Skiing and snowboarding can be a blast, and is a great way to keep active during the winter but it can cause of many of the injuries we see in the winter. There is opportunity for anything from wrist fractures or concussions from losing control and wiping out, to thigh strains or back pain injuries from over doing it. One of the reasons winter sports can cause injuries, is that they usually are not something we train for all year. Keeping fit with other activities all year round helps with preparation for winter sport season, but keeping the right muscles active and strong is important.

What are the best exercises to do?

  1. Squats 

Squats are a great exercise to build quad and glute strength, and prevent knee injury. This is a motion you are going to be doing a lot of skiing. Many people do squats incorrectly, and then complain of knee or back pain. Make sure to check out our previous post on squat form. In short, hips should go back as if you are sitting on a chair, tipping your torso down is good just don’t round your back, your weight should be mostly in your heels.

Add a jump, or jump & knee to chest, for an added challenge, make sure to land softly (near silently) each time so your muscles absorb the shock, not your bones/joints.

  1. Lunges 

Lunges are another great way to strengthen hips and thighs, but has more of an emphasis on core/balance. You can lunge up/down a hallway, or just alternate lunge in place. This exercise is especially important if you are using telemark bindings.

Carry a weight in one hand to add a challenge for your obliques or jump in place between lunge poses, again landing soft/silently.

  1. Lateral step ups

There is a lot of twisting and need to shift laterally in both skiing and snowboarding. Doing lateral step ups is a great way to strengthen the leg and core muscles needed for this movement. This is a movement normally performed quickly, and doing this exercise quickly is also helpful. This exercise makes it easy to catch your foot/trip, standing near something your arms can catch you on is recommended. On a block, you can step up/over to the other side. If using your stairs, make sure you turn around and work the other leg as well.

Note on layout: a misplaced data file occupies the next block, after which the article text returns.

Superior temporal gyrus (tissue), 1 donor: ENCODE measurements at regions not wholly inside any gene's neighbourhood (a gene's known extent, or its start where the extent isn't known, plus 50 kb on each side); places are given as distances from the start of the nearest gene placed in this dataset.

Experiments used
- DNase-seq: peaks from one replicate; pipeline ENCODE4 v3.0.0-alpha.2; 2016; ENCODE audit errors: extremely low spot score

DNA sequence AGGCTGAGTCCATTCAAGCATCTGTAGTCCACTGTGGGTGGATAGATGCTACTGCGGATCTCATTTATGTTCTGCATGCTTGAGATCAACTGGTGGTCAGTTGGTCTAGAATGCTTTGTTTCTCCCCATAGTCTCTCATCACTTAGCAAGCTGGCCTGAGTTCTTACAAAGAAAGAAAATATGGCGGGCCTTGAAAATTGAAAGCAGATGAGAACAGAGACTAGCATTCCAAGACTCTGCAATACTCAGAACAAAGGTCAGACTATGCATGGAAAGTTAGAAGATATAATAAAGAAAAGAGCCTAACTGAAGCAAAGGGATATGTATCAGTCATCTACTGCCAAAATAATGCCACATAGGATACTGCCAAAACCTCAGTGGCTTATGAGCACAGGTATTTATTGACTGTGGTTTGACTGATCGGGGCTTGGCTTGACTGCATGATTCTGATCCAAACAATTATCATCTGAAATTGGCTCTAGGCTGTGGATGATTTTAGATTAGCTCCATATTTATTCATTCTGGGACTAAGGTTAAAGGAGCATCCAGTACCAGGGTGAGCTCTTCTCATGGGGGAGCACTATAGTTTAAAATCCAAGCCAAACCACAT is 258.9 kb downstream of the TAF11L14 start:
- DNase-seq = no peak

Add a challenging but making it a double leg jump over a line instead of a step.

  1. Single leg stability

You need a lot of stability and control to ski, snowboard, walk in heavy boots and tread through deep snow. Seems simple, but doing it right is important. Make sure the pelvis is level, legs are not touching each other, and your torso is upright (no leaning), try to hold 40-60 seconds 3 times on each leg. A mirror can be helpful to make sure you are doing this right. If you cannot seem to get hold this, you may have a balance problem or a significant weakness somewhere in your leg. We frequently evaluate and treat balance problems, even where there is not necessarily an injury or pain involved, so this is something PT could help with.

If balancing on one leg is easy, add in forward, back, and side-controlled leg lifts (not a kick). The goal is here is balance and control, not making it as big of a movement as you can. Again, doing this with pelvis level, torso upright is critical.

  1. Side planks or leg lifts

Obliques are muscles used in twisting, pivoting and stabilizing your body. You need them to be strong for skiing and boarding. Planks are a difficult exercise, and can be hard on your shoulders as well, an alternative is modifying them, with knees bent. Another similar exercises, that is nicer to your shoulders is laying on your side and trying to lift both legs off the ground at the same time. Hold for 30-60 seconds 3 times on each side.

How many reps/sets and how often?

Downhill winter sports require a mix of both strength and endurance. With that goal in mind, doing three sets of 15-30 reps for the first three exercises and for the last two exercises three sets of 30-60 second holds. If your legs feel tired and sore like they might after that first day on the slopes, then you did it right. Do these 3-4 times a week, starting at least three weeks, but ideally three months, before the snow arrives.